Northwest News

Both orca babies alive, all 3 southern resident pods spotted

How to bring southern resident killer whales back from the brink of extinction

NOAA Fisheries biologists talk about southern resident killer whales, a species that makes its home around the San Juan Islands in Washington state.
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NOAA Fisheries biologists talk about southern resident killer whales, a species that makes its home around the San Juan Islands in Washington state.

Researchers have documented that both babies in the southern resident killer whale pods are still alive.

The Seattle Times reports researchers with the Center for Whale Research, which tracks the southern resident population, photographed both babies Sunday, alive and seemingly well.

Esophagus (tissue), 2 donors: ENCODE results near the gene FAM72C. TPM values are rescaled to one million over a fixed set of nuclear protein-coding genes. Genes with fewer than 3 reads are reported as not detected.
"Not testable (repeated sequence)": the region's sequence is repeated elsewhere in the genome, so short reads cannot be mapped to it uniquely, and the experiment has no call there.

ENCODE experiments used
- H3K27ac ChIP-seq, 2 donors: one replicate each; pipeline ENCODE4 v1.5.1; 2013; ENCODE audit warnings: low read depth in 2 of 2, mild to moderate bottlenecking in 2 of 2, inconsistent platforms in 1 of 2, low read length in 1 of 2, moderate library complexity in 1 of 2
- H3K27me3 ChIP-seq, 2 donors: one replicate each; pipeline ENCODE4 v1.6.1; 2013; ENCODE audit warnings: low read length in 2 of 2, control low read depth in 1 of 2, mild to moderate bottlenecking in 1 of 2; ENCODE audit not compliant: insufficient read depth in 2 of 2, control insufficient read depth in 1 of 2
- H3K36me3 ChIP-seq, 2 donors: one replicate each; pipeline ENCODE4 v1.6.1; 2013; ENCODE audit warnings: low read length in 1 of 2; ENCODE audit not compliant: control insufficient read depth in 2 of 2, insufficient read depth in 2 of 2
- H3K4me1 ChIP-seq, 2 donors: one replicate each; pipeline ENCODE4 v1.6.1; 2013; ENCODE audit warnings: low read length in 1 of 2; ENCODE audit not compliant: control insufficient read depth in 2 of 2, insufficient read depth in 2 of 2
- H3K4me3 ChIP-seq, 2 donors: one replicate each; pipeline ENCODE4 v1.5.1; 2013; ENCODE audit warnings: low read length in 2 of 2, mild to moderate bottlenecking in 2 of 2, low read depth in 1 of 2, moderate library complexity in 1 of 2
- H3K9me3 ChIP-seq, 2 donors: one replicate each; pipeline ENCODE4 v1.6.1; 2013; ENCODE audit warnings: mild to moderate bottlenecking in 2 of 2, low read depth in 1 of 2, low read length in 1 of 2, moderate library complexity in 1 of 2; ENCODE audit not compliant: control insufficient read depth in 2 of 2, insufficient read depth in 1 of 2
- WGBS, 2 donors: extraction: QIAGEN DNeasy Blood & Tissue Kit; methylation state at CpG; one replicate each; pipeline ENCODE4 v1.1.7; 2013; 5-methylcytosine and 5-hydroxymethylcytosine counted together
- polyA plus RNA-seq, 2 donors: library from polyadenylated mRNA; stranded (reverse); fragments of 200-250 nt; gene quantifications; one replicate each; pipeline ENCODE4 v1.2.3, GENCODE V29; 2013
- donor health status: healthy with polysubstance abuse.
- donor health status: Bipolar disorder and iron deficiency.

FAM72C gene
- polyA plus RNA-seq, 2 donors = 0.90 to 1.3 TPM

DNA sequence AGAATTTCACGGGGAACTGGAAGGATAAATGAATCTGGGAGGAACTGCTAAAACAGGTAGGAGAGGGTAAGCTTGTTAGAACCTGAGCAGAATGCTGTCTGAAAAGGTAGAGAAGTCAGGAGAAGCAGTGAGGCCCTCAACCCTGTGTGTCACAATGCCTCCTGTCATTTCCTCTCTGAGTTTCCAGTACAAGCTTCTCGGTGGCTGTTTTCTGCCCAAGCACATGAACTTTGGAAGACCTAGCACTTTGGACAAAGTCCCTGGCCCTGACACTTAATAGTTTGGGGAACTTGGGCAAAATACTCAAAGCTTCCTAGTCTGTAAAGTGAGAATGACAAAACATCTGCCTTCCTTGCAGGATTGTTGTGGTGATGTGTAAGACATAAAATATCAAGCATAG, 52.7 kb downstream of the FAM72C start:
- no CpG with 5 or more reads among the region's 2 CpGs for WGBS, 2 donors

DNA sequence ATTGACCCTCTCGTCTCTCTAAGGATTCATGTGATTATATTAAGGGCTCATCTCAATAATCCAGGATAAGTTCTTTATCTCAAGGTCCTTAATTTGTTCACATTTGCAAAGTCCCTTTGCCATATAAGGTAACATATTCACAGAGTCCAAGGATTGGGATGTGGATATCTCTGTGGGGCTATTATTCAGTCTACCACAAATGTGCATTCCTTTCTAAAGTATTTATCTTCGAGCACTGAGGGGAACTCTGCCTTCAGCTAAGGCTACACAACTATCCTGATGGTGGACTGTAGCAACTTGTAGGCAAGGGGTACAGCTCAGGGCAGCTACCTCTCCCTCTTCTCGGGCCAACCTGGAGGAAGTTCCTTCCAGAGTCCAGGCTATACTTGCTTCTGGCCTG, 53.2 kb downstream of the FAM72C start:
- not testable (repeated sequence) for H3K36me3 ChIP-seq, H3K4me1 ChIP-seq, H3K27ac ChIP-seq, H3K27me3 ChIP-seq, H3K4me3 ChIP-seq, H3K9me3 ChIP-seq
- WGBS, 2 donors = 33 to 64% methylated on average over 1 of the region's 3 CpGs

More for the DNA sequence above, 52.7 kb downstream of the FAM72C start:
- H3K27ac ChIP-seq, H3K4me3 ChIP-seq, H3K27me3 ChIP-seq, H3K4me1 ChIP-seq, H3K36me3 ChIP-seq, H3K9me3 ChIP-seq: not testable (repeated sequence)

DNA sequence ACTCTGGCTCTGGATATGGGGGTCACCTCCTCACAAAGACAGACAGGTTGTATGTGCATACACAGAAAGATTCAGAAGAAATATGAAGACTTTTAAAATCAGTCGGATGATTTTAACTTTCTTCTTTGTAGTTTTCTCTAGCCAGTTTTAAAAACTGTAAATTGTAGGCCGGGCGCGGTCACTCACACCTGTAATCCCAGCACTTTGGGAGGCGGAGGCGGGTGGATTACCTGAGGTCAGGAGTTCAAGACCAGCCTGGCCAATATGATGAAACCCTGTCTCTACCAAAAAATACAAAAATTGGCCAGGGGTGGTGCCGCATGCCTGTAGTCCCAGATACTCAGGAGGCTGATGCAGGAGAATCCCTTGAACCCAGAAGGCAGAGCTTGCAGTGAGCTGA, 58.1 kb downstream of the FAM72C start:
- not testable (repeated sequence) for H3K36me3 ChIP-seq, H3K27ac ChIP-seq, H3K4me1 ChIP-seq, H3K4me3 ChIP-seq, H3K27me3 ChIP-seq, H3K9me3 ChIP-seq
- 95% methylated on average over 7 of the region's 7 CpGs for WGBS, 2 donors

That was welcome news in a population of endangered orcas that dropped to just 73 this month, with three adults missing and presumed dead. The southern resident population is the lowest since the end of the live capture era in Washington waters in 1976.

The whales have been on the outer coast all summer, including an unprecedented two-month absence from their summer habitat in the inner Salish Sea, including the San Juan Islands. Spring and summer chinook salmon runs have been so low the whales have not bothered to come.

Orca calves have a 50 percent chance of surviving their first year.

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